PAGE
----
Norwegian Man Makes Bitcoin Fortune from $27 Investment
October 31, 2013 12:53 PM
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This afforded him a nice apartment in Toyen
You always hear stories about people who tuck old comics or toys in the attic for years and later find out how valuable they've become. Some guy from Norway just did that with
, Kristoffer Koch bought 5,000 bitcoins in 2009 for only 150 kroner ($26.60 USD). Years later, that investment unexpectedly grew into a little nest egg.
Koch originally bought the bitcoins writing a thesis on encryption. After that was complete, he forgot about them.
But when the media started heavily covering bitcoin in April 2013, Koch was reminded of his and decided to take a peek at his encrypted wallet containing those original 5,000 bitcoins. He found out that by today's rates, those 5,000 bitcoins are worth NOK5m ($886,000 USD).
This afforded him a nice apartment in Toyen, which is a wealthy area in the Norwegian capital.
tends to fulctuate a lot, and Koch happened to see his value at the right time. In April 2013, bitcoin value peaked at $266. Then it fell to a low of $50 soon after.
In fact, it hit a high of $197 just this month.
For those who are unfamiliar, bitcoin is a peer-to-peer digital currency that is encrypted. It's bought with traditional currency from a bitcoin exchanger and later change them back for cash or other purchases.
But bitcoin has
had some problems
in the recent past. In August, the feds questioned the legality of cryptocurrency and considered banning it or at least putting heavier restrictions on it. At that time, the bitcoin industry's largest advocacy/trade group the Bitcoin Federation met with federal regulators from the
U.S. Department of Homeland Security
(DHS), Federal Reserve,
Department of Treasury
Federal Deposit Insurance Corp.
Office of the Comptroller of the Currency
Internal Revenue Service
Federal Bureau of Investigation
Earlier this month, the FBI shut down Silk Road, which was a website designed that enabled its users to buy and sell illegal drugs and other unlawful goods and services anonymously. New York U.S. Attorney Preet Bharara seized $28 million in bitcoins that belonged to Ross Ulbricht, the alleged owner of Silk Road.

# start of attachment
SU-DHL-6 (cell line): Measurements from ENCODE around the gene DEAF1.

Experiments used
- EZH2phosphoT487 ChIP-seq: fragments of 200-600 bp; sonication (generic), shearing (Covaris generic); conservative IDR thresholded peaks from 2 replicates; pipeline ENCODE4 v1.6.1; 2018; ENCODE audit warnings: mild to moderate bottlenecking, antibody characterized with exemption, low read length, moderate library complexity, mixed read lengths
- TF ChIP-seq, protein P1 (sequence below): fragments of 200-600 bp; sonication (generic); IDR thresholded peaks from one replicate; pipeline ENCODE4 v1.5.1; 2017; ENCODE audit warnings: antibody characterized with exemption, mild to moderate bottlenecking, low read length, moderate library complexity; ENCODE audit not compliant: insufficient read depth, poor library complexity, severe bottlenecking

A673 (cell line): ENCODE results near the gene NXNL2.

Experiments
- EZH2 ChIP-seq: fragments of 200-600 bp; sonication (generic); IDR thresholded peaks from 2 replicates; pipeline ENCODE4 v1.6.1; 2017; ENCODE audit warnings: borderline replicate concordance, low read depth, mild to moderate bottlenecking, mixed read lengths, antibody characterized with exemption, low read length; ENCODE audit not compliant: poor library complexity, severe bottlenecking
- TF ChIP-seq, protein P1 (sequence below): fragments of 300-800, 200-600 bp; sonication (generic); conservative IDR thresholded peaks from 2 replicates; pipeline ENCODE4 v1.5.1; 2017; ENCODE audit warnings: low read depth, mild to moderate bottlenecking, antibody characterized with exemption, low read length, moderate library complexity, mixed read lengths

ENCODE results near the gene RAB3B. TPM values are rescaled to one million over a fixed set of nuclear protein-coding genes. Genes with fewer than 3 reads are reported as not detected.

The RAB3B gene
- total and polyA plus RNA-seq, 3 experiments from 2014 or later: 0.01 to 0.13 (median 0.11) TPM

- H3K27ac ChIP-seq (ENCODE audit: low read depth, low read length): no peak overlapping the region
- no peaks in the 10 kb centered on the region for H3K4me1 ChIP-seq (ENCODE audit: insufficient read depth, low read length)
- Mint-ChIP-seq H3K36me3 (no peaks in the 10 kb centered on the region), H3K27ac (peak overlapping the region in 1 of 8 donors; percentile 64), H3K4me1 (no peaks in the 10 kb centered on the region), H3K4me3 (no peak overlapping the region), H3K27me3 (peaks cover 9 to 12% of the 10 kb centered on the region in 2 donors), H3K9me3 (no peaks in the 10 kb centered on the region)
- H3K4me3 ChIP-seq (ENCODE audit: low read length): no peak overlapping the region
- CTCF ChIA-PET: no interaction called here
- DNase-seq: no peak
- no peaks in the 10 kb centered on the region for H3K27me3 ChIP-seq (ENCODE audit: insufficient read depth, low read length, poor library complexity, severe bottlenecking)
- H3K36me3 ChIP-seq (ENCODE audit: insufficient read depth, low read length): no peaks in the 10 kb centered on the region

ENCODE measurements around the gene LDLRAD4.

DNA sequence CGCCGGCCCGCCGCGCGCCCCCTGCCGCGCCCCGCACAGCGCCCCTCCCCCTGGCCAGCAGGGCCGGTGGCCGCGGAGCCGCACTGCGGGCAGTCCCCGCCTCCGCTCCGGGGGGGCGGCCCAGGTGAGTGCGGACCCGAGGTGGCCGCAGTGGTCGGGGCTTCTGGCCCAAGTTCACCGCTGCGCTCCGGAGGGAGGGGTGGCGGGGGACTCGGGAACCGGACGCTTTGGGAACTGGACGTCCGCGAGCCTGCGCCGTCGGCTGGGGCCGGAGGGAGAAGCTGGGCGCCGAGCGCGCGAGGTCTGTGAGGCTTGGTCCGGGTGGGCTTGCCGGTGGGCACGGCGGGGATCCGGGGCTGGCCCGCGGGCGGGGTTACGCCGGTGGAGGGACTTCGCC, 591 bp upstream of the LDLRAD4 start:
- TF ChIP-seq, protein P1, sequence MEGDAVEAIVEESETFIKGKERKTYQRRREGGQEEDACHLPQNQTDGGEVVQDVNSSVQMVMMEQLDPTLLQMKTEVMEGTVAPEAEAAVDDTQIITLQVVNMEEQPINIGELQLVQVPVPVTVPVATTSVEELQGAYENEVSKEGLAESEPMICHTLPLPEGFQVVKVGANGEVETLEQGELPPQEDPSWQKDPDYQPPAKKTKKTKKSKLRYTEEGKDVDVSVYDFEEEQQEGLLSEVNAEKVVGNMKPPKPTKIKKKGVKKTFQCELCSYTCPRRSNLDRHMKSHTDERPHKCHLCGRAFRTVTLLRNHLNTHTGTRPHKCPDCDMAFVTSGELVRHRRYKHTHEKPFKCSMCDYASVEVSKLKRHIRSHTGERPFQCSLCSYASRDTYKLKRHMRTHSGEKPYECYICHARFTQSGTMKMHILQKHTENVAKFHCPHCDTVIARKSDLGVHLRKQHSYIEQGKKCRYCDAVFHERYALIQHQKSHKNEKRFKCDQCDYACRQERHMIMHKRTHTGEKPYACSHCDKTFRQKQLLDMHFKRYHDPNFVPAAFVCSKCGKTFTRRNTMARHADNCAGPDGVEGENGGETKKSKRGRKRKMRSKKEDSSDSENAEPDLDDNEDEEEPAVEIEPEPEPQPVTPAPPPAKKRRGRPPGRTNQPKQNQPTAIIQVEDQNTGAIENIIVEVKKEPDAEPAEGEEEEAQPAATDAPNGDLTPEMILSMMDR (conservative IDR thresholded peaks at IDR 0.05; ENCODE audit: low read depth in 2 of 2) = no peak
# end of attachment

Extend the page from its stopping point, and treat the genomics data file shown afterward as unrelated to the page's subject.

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The Von Matrices
The Von Matrices
10/31/2013 10:41:23 PM
Mining won't end any time soon. We are only in the 4th reward era, and the rewards for mining exponentially decline as more blocks are found. Found blocks in 2012 used to yield 50 BTC, now they yield 25BTC and will continue declining by half every 4 years. The current estimate is that all blocks will be found in the year 2140, which is too far away to worry about.
Yes, Bitcoin at the moment rapidly deflates, which I agree is one of its current biggest hindrances toward its use as a currency. But as Bitcoin catches on, its value will increase and its deflation rate will decrease to a point only slightly more than zero. At that point there will be little incentive to hoard coins.
The biggest advantage of Bitcoin is that it isn't government controlled. Your assets will change in value based on their fiscal merits rather than how an economist thinks the world should work.
However, there is still one hurdle I worry about that Bitcoin has yet to overcome. The block size of 1MB is too small to hold all the transactions as the currency becomes more popular. Very soon more than 1MB of transactions will occur before the next 1MB block is mined, and a queue of overflow transactions will begin to form waiting to write to the next block. This will result in transaction processing requiring more and more time to occur, and the inability to complete transactions could kill the currency.
I am hopeful that a revised protocol will form and the majority of miners will adopt this protocol thus making it the standard, but this won't happen until it is too late and a crisis forces it to be done (there is a tragedy of the commons, no individual has any incentive to avert the crisis). This crisis will result in the currency dipping in value as people try to unload their coins but can't because they have to wait for their transaction to process.
“We do believe we have a moral responsibility to keep porn off the iPhone.” -- Steve Jobs
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